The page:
I think it was in Ogbomoso. We invited about 55 people. Eventually, 320 people turned up and it was a neutral ground. There was no political colouration. Somebody from Ogbomoso went back to his roots and invited virtually everybody. So, what I had that day was people from diverse political and professional backgrounds, different associations and societal groups. Everyone turned up. They were appreciative of the fact that a son is coming back, like they say, Omowale, to give back to the society.
Now that you have taken it to Ibadan, is it not taking a political colouration?
Just like you asked, along the line, people have asked ‘is this not political?’, and I said well, I have a political background and I have a journalistic background. What is the essence of politics itself? It’s to emancipate people, impact the lives of people in various ways. People get elected into political offices to serve the people, provide good governance, water, health, education, as the case maybe, security, empowerment and if you are not elected, but a political appointee, you also work in that capacity to be able to impact the lives of people through policies and the instrumentality of that office. If you are political actor, you also have to give back one way or the other through what I’m doing. Sometimes, it might be simply in some other ways through your service in reforming the system so that you have a system that processes well and also that helps people to advance their goals, improve standard of living. So, I have a political background and I can say yes I’m a politician and I know that people expect that as you rise up the ladder, you also remember to give back to the society and the state at large.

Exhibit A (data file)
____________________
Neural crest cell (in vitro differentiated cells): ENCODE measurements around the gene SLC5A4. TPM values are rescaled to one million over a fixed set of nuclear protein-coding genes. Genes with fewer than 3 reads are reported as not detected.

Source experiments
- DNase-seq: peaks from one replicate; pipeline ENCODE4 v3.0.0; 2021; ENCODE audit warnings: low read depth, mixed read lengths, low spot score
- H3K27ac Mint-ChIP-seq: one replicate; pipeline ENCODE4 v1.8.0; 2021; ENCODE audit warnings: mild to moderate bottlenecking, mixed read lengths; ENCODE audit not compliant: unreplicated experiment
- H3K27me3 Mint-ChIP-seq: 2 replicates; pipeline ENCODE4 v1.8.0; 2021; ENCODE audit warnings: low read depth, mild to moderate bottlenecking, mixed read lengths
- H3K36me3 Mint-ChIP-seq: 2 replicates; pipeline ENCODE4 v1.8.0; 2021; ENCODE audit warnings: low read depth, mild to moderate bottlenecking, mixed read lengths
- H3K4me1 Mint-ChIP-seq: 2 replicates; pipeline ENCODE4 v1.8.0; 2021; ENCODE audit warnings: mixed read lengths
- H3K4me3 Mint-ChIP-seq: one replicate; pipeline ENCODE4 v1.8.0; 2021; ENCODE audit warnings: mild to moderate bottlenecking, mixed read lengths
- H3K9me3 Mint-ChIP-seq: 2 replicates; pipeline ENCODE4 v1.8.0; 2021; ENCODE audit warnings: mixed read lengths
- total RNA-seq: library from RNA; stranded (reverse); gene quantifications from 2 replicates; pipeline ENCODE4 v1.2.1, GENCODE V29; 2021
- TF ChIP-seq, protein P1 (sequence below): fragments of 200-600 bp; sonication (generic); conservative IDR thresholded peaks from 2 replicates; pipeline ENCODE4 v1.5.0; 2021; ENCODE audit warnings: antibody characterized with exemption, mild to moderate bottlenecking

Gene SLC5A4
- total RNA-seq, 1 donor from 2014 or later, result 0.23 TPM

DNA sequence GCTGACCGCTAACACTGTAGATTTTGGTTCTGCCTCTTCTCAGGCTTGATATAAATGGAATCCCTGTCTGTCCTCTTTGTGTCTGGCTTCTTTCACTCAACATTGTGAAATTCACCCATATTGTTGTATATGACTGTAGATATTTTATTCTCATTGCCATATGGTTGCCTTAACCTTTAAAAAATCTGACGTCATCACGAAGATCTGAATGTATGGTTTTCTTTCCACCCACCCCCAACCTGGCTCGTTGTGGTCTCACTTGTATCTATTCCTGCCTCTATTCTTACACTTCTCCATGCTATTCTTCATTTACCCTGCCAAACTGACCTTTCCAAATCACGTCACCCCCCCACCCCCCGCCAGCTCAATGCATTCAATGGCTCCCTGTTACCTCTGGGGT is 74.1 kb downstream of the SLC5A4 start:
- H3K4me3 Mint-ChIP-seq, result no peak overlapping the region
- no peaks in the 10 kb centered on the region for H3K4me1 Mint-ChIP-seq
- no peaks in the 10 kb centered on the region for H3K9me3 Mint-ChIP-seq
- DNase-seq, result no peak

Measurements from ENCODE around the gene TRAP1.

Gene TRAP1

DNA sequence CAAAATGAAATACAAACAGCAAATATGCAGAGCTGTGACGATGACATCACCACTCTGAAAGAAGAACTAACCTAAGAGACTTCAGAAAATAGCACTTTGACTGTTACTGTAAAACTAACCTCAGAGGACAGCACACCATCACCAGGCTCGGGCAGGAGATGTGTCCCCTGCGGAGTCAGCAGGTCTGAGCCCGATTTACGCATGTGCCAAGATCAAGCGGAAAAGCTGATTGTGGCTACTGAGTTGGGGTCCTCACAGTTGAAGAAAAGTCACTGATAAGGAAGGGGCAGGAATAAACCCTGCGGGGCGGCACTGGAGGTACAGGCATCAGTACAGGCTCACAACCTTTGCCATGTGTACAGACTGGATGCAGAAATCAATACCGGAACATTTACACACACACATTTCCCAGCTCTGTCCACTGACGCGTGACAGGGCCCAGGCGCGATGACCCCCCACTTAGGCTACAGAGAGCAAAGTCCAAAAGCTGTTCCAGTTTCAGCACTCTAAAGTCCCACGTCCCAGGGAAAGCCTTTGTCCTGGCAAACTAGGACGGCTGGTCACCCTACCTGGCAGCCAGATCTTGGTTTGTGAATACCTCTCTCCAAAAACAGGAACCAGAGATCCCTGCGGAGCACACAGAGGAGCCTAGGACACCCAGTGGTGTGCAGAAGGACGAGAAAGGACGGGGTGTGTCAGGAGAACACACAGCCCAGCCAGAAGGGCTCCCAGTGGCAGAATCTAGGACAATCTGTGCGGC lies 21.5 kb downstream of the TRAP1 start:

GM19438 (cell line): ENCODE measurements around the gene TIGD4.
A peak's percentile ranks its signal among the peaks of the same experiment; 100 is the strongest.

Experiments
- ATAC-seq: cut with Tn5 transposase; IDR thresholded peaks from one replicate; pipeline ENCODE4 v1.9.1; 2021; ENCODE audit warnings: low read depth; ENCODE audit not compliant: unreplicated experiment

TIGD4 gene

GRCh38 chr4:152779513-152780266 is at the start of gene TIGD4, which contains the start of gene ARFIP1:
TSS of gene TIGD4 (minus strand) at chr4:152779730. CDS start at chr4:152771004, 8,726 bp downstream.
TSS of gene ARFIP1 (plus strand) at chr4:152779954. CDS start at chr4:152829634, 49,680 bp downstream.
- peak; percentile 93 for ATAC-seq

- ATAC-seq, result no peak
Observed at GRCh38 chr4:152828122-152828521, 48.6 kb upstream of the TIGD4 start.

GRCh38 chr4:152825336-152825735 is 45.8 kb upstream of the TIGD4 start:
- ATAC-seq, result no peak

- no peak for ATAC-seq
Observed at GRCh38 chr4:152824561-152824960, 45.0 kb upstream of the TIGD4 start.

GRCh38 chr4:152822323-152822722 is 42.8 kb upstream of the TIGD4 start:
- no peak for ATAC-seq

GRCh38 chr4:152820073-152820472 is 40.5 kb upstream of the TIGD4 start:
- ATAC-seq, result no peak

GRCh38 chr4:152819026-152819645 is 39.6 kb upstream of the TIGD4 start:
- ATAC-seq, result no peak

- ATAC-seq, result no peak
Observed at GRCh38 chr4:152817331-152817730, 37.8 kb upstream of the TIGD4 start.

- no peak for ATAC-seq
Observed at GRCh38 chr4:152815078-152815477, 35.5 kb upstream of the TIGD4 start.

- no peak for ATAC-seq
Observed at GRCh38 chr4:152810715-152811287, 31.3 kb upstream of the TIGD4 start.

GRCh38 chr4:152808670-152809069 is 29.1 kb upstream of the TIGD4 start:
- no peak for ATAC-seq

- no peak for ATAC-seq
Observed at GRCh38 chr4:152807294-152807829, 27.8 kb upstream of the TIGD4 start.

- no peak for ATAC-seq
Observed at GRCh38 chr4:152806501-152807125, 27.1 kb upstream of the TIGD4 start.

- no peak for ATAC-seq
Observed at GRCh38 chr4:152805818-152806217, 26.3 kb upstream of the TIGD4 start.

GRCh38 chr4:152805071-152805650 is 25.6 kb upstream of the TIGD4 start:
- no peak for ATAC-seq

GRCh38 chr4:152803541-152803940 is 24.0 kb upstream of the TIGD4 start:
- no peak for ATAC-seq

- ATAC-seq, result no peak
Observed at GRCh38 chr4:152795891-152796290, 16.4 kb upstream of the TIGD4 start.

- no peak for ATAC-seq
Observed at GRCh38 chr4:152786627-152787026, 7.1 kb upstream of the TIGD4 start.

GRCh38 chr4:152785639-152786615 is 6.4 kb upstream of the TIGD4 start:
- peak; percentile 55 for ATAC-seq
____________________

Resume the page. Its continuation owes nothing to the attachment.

You are a journalist and somehow, you found yourself in a communication environment in terms of telecoms and all that. How have you been coping on the job?
I’m sure you’ve heard the word convergence. We are in an age of convergence where IT, telecommunications and media where we have everything coming together. Everything is now on digital platforms. So, ICT or IT as the case may be, media, telecommunications, that convergence is already happening and we are seeing it unfold. Then you look at the advent of web 2.0 that gave birth to the social media platforms. You have a situation in which virtually everybody is a journalist. You can post anything and you can publish anything on your Facebook page, it goes virtual; you’ve published. So, it might be right to say I moved from maybe the hard part of journalism to the soft part because now we are in the time of digital platforms, software applications and the rest that will help deliver the same thing. What do they deliver? Content. So, I’ve only made that transition in terms of technological transition.